Fall Protection FAQ’s
Fall Protection Frequently Asked Questions
Q: What standards apply?
A: Fall protection is addressed in specific standards for the construction industry. This page highlights OSHA Standards, Federal Registers (rules, proposed rules, and notices) preambles to final rules (background to final rules), directives (instructions for compliance officers), standard interpretations (official letters of interpretation of the standards), example cases, and national consensus standards related to fall protection.
Q: What are the fall hazards and possible solutions associated with construction?
A: Occupational fatalities caused by falls remain a serious public health problem. The US Department of Labor (DOL) lists falls as one of the leading causes of traumatic occupational death, accounting for eight percent of all occupational fatalities from trauma. Before you can begin a fall protection program, you must identify the potential fall hazards in your workplace. Any time a worker is at a height of six feet or more, the worker is at risk and needs to be protected. The following references aid in recognizing and evaluating hazards and possible solutions in the workplace.
Q: What's the fall distance?
A: Safety harness information for each brand and fall distance charts available. Miller North MSA
Q: What is the trigger height for fall protection?
A: The standard trigger height for fall protection is 6 feet above a lower surface for construction applications. General industry requires fall protection at 4 feet above a lower surface.
Links provided above for each brand show specifics for about the necessary trigger height.
Q: What is fall protection?
A: Fall Protection is a system that is designed to protect personnel from the risk of falls when working at elevated heights at 6 feet or greater.
Q: Who is responsible to provide fall protection to faculty, staff and/or students?
A: Managers and Supervisors have primary responsibility for providing safe working conditions to include Fall Protection.
Q: Does someone working on a portable ladder need fall protection?
A: Neither the ladder standard (29 CFR 1926, subpart X) nor the fall protection standard (29 CFR 1926, subpart M) requires fall protection for workers while working on portable ladders.
Q: What is the difference in fall protection “Worker” and fall protection “Awareness” training?
A: Worker training targets individuals required to work in hazardous situations where fall protection equipment, such as fall arrest or restraint devices are used. “Awareness” training is required when an individual might access a roof to visually inspect equipment/conditions without actually getting near an unprotected edge. Do basically, awareness training allows workers to make informed decisions when working around areas with unprotected edge of 4 feet or more.
Q: Should tool belts be worn under or over full body harnesses?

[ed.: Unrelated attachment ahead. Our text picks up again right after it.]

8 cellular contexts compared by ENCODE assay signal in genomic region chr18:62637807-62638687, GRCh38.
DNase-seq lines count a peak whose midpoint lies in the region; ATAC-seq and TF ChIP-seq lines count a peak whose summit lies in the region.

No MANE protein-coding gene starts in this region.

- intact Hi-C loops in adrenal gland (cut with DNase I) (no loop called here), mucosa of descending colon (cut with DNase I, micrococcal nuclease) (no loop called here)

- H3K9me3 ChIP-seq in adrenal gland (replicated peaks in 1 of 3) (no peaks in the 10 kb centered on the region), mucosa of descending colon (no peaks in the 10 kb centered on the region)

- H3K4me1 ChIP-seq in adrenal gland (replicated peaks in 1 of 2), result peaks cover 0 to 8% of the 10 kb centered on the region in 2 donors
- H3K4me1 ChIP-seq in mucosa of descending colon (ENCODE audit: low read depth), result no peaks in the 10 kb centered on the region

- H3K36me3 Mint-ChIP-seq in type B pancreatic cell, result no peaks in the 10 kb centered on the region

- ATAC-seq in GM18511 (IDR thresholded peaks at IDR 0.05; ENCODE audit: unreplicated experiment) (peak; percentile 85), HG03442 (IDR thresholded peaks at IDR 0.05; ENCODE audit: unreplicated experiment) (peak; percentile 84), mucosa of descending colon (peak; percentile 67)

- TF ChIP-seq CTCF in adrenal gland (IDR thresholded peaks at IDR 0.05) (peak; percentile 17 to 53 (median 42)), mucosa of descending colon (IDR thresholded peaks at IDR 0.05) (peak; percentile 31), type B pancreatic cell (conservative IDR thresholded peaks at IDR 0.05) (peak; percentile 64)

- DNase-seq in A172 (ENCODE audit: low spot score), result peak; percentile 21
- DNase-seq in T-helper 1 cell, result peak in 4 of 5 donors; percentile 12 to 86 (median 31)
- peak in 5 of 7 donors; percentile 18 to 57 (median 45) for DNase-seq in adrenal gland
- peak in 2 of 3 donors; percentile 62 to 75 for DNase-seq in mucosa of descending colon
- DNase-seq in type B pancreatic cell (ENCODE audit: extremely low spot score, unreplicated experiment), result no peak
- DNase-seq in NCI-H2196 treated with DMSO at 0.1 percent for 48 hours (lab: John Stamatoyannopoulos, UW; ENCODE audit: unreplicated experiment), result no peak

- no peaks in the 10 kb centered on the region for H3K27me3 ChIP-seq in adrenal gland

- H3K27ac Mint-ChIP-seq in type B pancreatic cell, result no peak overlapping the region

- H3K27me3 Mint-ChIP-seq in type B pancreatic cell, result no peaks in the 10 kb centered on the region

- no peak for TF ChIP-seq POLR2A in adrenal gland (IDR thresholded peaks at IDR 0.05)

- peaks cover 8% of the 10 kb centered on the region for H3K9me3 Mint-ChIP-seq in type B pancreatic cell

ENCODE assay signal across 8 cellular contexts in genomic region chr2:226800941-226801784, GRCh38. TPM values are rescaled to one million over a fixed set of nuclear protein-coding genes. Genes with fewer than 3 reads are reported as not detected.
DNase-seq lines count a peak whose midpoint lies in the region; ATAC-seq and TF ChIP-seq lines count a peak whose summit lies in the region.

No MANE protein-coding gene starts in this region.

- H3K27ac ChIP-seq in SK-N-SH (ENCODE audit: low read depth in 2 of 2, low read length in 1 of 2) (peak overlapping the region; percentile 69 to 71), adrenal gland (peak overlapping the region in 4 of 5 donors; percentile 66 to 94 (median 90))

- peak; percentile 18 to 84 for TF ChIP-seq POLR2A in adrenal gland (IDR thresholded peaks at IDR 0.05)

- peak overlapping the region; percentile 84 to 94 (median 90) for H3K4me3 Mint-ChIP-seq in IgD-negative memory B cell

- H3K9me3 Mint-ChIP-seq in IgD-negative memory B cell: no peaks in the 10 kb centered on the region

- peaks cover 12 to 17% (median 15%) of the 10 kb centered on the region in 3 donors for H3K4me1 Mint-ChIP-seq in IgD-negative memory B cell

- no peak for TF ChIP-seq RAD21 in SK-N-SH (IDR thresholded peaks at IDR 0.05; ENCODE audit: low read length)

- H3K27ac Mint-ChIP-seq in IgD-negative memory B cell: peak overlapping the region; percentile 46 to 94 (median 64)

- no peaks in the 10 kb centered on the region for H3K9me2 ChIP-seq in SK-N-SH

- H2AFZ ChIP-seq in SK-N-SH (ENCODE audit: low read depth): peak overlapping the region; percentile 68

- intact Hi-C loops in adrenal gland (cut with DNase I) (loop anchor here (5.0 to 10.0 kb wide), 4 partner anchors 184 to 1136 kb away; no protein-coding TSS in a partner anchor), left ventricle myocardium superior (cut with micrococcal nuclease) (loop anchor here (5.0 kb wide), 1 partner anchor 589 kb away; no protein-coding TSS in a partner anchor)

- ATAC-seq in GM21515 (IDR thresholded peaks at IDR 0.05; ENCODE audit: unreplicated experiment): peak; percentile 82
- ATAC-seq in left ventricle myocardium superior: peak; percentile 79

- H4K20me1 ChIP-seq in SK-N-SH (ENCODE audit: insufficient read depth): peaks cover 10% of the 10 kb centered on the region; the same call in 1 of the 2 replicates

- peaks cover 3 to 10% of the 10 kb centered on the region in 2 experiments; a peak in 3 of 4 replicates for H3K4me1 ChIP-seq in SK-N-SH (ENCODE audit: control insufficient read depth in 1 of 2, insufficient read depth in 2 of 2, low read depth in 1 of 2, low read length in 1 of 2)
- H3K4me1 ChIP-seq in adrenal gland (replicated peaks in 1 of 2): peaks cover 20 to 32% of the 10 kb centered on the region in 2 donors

A: Raising tools separate from the worker is sometimes safer and easier on the worker. If you must wear both, harnesses go on first. Tool belts should not impede the movement of harness straps during a fall and should not turn into a waist belt that could damage stomach organs in the fall.
Q: Where do the D-rings need to be located on the harness for my application?
A: The back D-ring is for fall arrest, the front D-ring is for climbing systems or personnel riding, the hip D-rings are for work positioning and travel restriction, and the shoulder D-rings are for personnel riding.
Q: How do I choose a harness?
A: There are many harnesses available and choice should be driven primarily by consideration for safety, functionality and comfort. Any properly designed harness is capable (if used correctly) of safety arresting a fall, but many work applications call for specific features. For instance; work positioning, ladder climbing and retrieval will require additional D-rings. Positioning may also require a built-in belt and back support and possibly an integral seat strap. Other features, such as integral padding, can greatly improve worker comfort, while others like bayonet style connectors and d-ring extenders can improve worker acceptance by making harnesses easier to don. North offers a full range of harnesses with all these features, and our staff is available to advice on harness choice.
Q: What's the difference between polyester and nylon webbing in harnesses and lanyards?
A: Nylon (polyamide) and polyester are both synthetic products with very consistent performance properties required for fall protection. Polyester's great advantage is that it is resistant to more chemical compounds and resists UV degradation better than polyamide.
Q: What happens if the webbing is fully extended? (Duralite)
A: If the webbing is fully extended the unit still has one complete wrap contained to ensure that the unit can absorb the energy of a fall when the unit is fully extended.